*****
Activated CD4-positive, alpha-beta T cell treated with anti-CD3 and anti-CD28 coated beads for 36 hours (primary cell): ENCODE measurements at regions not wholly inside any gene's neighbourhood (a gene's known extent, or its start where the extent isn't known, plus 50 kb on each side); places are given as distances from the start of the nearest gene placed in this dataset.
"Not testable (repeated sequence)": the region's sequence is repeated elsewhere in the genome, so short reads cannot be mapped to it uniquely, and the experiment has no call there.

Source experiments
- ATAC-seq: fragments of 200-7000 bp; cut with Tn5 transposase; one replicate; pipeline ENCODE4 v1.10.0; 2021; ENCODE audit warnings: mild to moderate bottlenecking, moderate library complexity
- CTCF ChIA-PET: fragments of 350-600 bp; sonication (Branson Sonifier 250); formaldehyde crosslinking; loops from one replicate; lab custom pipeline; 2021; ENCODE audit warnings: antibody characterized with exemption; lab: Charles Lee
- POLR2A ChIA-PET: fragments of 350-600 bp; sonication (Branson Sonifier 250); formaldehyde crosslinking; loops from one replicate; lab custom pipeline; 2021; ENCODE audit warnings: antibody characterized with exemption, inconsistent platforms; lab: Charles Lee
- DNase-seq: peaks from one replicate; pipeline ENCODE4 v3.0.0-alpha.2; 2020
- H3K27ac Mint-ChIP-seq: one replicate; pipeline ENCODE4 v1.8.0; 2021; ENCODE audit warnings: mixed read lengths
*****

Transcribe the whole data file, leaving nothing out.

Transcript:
Activated CD4-positive, alpha-beta T cell treated with anti-CD3 and anti-CD28 coated beads for 36 hours (primary cell): ENCODE measurements at regions not wholly inside any gene's neighbourhood (a gene's known extent, or its start where the extent isn't known, plus 50 kb on each side); places are given as distances from the start of the nearest gene placed in this dataset.
"Not testable (repeated sequence)": the region's sequence is repeated elsewhere in the genome, so short reads cannot be mapped to it uniquely, and the experiment has no call there.

Source experiments
- ATAC-seq: fragments of 200-7000 bp; cut with Tn5 transposase; one replicate; pipeline ENCODE4 v1.10.0; 2021; ENCODE audit warnings: mild to moderate bottlenecking, moderate library complexity
- CTCF ChIA-PET: fragments of 350-600 bp; sonication (Branson Sonifier 250); formaldehyde crosslinking; loops from one replicate; lab custom pipeline; 2021; ENCODE audit warnings: antibody characterized with exemption; lab: Charles Lee
- POLR2A ChIA-PET: fragments of 350-600 bp; sonication (Branson Sonifier 250); formaldehyde crosslinking; loops from one replicate; lab custom pipeline; 2021; ENCODE audit warnings: antibody characterized with exemption, inconsistent platforms; lab: Charles Lee
- DNase-seq: peaks from one replicate; pipeline ENCODE4 v3.0.0-alpha.2; 2020
- H3K27ac Mint-ChIP-seq: one replicate; pipeline ENCODE4 v1.8.0; 2021; ENCODE audit warnings: mixed read lengths